This exhortation was given at Christ Church Downtown on September 6, 2020.
“Sing aloud, O daughter of Zion; shout, O Israel! Rejoice and exult with all your heart, O daughter of Jerusalem. The LORD has taken away the judgments against you; He has cleared away your enemies. The King of Israel, the LORD, is in your midst; you shall never again fear evil.
On that day it shall be said to Jerusalem: “Fear not, O Zion; let not your hands grow weak. The LORD your God is in your midst, a mighty one who will save; He will rejoice over you with gladness; He will quiet you by his love; He will exult over you with loud singing.”Zephaniah 3:14–17
This morning I want to ask you: Does your God sing over you?
If we are being honest with our Reformed–Presbyterian selves, the claim that God is singing over us may seem a bit much at first. It sounds a little squishy, kind of suspicious, maybe like something you’d find in one of those poetic devotional type books at Walmart, “In embracing our brokenness we hear Abba Daddy singing shalom over us.”
Right? Sadly, that is where our minds tend to go when someone starts talking about God in this way.
We like to sing imprecatory psalms here.
We tread in Bible passages that other Christians dare not go.
We want preachers that preach the whole counsel of God.
But this same God, according to Zephaniah, tenderly sings over His people. And it is absolutely glorious.
This morning I want to highlight an aspect of our communion practice that might be overlooked—our posture.
We partake of the Lord’s Supper sitting.
I don’t know about you, but I was astonished to realize that it’s 2020 and we still have Father’s Day on our calendars. Father’s Day, the one day a year in our culture to honor the patriarchy it otherwise has smashed, hasn’t been cancelled.
Having recently finished J. C. Ryle’s autobiography published by Banner of Truth, I wanted to share one of the small things that I enjoyed throughout: his mention of dogs. As a dog person myself, it was fun to find that this 19th-century Englishman clearly enjoyed them as well.
“And all the people answered, ‘His blood be on us and on our children!’” (Mt. 27:25)
Perhaps one of the most misinterpreted teachings of our Lord today can be found in Matthew 24, known as the Olivet Discourse. It is here where many Christians find what they believe to be still-future prophecies regarding the end of the world – wars, earthquakes, persecution, false prophets, the ‘abomination of desolation’, signs in the sky, and more terrifying things before the return of Christ.
In fact, when preparing for this position paper we experienced an earthquake in Idaho and then a few weeks later fear of COVID-19 swept our nation. Both of these events, along with locusts in Africa, have been referred to by John Piper as “pointers” reminding us of Christ’s return. But what if this is a misapplication of Jesus’ lesson to His disciples on the Mount of Olive? What if in this particular passage he was primarily referring to an event that has already taken place?
In this short look at Matthew 24, I will seek to show that Jesus’ prophecy in the Olivet Discourse has already been fulfilled—specifically at the destruction of Jerusalem in AD 70. I too once believed that Jesus’ prophecy was yet to be fulfilled and turned to Matthew 24 in order to understand the “end times.” But I now believe that if we pay proper attention to the context, audience, and the way in which Jesus’ prophecy was fulfilled after His ascension, we can see that the events described in the Olivet Discourse have indeed taken place.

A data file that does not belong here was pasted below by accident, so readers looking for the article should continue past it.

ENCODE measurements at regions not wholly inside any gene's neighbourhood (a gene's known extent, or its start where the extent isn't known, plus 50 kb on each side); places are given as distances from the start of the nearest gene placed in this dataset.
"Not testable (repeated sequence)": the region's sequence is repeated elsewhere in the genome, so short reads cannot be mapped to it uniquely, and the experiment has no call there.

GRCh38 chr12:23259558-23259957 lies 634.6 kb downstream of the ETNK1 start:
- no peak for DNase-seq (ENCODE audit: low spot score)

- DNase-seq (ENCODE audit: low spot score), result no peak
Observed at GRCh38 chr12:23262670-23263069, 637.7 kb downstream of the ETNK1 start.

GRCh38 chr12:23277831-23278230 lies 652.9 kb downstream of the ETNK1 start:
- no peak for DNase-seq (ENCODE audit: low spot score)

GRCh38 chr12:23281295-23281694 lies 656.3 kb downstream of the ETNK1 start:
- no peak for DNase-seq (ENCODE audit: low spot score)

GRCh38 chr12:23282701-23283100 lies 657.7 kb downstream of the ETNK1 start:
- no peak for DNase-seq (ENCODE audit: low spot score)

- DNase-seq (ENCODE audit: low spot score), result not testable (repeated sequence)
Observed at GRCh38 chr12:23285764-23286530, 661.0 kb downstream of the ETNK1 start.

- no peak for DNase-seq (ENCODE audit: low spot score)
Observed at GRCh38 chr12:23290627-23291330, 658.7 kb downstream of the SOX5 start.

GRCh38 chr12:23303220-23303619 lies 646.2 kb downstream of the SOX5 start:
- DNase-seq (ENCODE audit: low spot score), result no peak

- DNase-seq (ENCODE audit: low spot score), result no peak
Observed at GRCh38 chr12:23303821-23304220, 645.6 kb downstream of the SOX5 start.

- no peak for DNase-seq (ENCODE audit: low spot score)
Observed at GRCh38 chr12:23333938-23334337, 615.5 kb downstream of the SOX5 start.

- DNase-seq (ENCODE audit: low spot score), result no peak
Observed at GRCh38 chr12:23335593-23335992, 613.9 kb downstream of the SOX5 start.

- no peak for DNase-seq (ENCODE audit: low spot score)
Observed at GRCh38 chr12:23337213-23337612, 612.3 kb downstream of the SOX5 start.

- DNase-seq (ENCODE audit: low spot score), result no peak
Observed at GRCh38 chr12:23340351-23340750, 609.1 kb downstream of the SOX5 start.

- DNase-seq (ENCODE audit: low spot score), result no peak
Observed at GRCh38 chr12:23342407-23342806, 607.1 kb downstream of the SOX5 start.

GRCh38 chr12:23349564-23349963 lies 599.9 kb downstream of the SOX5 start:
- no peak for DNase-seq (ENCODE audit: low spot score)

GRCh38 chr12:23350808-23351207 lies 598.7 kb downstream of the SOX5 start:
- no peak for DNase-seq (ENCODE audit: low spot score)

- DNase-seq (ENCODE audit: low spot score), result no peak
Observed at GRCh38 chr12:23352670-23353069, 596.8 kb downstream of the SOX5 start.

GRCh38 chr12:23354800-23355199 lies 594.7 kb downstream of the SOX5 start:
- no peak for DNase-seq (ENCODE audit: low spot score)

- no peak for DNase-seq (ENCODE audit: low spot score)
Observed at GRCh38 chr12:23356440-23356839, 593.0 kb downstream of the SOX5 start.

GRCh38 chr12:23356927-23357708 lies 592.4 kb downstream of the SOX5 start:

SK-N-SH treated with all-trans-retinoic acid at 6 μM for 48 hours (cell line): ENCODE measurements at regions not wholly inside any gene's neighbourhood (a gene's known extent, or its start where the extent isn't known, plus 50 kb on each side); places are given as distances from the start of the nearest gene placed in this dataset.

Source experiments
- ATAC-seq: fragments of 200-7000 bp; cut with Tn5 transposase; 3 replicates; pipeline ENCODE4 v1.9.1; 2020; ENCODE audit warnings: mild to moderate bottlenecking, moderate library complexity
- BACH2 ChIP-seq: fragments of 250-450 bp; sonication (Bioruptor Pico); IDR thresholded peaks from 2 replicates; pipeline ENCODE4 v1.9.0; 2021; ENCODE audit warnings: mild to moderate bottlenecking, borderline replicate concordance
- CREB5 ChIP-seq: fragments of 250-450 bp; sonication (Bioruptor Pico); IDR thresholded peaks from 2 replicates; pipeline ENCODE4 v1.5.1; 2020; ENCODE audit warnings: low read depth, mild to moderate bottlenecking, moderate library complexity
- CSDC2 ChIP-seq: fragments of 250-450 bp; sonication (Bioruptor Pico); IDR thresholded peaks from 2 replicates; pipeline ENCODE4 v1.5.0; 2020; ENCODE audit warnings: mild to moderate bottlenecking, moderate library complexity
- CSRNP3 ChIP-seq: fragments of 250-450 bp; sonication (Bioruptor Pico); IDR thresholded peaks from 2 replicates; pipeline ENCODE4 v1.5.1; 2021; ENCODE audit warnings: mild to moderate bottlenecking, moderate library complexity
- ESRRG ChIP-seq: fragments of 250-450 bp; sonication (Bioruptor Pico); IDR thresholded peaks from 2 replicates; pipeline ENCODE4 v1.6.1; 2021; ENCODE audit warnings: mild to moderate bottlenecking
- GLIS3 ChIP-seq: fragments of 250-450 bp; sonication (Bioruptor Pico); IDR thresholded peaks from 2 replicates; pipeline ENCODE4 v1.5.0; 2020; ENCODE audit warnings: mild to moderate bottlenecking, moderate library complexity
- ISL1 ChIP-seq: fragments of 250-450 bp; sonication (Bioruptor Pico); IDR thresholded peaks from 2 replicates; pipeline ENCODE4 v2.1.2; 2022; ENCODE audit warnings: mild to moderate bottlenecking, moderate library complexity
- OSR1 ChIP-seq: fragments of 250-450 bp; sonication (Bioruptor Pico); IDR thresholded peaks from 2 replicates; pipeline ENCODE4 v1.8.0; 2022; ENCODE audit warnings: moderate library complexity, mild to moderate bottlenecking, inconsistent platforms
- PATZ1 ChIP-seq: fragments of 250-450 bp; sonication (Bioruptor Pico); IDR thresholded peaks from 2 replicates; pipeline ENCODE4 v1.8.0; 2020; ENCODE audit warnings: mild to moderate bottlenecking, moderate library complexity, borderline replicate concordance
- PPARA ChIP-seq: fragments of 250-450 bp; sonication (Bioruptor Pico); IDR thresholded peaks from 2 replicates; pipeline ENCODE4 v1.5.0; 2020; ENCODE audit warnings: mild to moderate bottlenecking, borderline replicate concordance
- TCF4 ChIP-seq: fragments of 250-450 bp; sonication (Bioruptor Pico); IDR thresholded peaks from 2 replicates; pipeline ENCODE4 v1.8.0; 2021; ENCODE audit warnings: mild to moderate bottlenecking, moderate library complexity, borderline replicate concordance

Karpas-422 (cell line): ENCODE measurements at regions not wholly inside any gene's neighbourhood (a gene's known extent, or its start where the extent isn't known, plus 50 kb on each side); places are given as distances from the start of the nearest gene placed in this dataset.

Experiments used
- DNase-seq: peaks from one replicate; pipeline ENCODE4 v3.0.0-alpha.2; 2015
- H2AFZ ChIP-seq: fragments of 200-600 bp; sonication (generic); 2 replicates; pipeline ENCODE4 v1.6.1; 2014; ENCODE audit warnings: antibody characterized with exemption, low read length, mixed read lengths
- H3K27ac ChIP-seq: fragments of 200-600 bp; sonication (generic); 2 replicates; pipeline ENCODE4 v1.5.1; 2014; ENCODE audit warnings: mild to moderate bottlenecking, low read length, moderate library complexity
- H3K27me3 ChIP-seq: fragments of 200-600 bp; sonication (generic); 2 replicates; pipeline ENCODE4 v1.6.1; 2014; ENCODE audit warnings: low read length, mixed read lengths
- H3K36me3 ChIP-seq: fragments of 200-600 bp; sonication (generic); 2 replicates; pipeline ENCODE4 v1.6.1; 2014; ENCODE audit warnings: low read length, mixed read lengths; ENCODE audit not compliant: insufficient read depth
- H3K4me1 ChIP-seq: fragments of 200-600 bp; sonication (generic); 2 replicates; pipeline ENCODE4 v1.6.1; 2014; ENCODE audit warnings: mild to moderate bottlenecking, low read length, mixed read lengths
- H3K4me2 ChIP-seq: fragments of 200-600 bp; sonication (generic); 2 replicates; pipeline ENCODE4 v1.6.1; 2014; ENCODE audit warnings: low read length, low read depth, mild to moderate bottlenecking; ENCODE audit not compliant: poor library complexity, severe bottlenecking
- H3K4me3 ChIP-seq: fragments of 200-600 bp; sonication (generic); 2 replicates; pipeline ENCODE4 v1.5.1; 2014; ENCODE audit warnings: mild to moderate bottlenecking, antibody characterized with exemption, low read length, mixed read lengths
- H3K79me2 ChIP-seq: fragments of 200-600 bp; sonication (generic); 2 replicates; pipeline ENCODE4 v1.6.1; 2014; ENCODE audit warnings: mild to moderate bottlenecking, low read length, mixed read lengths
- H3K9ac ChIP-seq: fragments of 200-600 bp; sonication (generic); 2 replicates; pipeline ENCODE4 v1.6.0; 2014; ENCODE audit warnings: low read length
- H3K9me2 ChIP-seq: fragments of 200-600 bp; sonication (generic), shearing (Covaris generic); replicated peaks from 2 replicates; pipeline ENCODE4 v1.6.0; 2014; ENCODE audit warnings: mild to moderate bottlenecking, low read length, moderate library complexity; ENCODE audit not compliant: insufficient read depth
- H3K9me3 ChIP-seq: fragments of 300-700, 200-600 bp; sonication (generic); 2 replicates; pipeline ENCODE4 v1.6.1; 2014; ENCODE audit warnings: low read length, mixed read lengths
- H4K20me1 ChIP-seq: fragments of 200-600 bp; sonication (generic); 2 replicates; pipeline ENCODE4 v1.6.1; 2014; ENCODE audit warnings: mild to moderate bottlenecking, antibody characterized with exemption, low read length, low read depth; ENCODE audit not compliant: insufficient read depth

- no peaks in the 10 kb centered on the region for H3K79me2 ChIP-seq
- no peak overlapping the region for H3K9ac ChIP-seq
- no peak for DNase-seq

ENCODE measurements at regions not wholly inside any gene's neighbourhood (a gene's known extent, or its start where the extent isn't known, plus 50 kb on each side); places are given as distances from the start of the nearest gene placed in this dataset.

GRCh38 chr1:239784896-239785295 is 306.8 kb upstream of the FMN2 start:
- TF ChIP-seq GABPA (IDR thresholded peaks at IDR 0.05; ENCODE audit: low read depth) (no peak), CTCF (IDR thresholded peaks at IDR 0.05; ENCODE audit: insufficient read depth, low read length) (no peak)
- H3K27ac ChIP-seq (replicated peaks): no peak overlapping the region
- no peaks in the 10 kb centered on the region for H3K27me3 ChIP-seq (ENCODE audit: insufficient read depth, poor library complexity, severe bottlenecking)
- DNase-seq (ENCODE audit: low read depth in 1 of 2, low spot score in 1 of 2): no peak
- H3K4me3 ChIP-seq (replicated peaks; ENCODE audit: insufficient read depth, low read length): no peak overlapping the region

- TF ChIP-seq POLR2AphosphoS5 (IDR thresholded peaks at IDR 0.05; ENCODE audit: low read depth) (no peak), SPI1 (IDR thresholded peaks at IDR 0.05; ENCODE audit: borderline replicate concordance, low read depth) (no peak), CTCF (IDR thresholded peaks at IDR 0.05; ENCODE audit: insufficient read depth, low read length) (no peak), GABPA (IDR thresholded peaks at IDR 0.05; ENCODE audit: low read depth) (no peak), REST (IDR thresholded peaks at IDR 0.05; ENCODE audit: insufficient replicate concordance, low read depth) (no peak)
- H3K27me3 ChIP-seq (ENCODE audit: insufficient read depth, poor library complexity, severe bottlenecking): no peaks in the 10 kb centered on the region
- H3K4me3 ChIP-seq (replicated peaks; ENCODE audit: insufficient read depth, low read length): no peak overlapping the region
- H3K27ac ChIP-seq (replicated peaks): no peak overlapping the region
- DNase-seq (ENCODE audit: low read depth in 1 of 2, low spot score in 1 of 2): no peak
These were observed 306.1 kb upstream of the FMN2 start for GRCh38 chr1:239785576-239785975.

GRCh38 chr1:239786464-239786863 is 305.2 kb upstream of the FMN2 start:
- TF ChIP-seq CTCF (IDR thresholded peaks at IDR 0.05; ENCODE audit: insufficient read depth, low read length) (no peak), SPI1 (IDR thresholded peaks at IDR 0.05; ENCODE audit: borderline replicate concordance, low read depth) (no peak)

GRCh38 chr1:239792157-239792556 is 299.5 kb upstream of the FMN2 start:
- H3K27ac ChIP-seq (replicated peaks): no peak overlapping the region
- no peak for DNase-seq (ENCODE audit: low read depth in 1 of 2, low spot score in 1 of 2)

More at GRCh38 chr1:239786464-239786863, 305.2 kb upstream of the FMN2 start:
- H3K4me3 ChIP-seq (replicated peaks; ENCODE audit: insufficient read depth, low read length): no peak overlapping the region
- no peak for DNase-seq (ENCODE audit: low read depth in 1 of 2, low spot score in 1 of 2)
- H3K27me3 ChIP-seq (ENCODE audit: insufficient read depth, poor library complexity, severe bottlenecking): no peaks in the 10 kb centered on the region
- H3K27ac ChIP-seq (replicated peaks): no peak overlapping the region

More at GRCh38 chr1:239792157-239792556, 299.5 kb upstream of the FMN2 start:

This man wrote the book that led me to see Jesus of Nazareth as “the Christ, the Son of the living God” (Mt. 16:16).
A few years ago before his young colleague Nabeel Qureshi went to be with the Lord, I told Nabeel about the impact of Ravi’s ministry on me when I was 16. Nabeel replied saying that he would let Ravi know since they were currently driving in a car together.
That was nice, but I look forward to telling Ravi in person one day—in glory.
Many Christians in Reformed churches today fall into two categories with regards to Christian holidays: staunch rejection of them as not Reformed or uncritical observance of them. In this position paper, my aim is to demonstrate that Christian holidays, specifically what have been called the five evangelical feast days, are both historically Reformed and profitable for the Church today.
This is the fifth year that I have tracked my reading, both recording my favorite books and also my overall reading on Goodreads. Previous years: 2018, 2017, 2016, and 2015.
- Institutes of the Christian Religion, John Calvin (Beveridge trans.)
- Principle of Protestantism, Philip Schaff
- Collected Letters of C.S. Lewis, Vols. I, II, III (particularly Vol. III)
- Given for You: Reclaiming Calvin’s Doctrine of the Lord’s Supper, Keith Mathison
- Andrew and the Firedrake, Douglas Wilson
- Reformed Dogmatics, Heinrich Heppe
- Can We Trust the Gospels? Peter J. Williams
- Undaunted Courage: Meriwether Lewis, Thomas Jefferson, and the Opening of the American West, Stephen Ambrose
- A Failure of Nerve, Edwin Friedman
- The Theopolitan Vision, Peter Leithart
- The Virtue of Nationalism, Yoram Hazony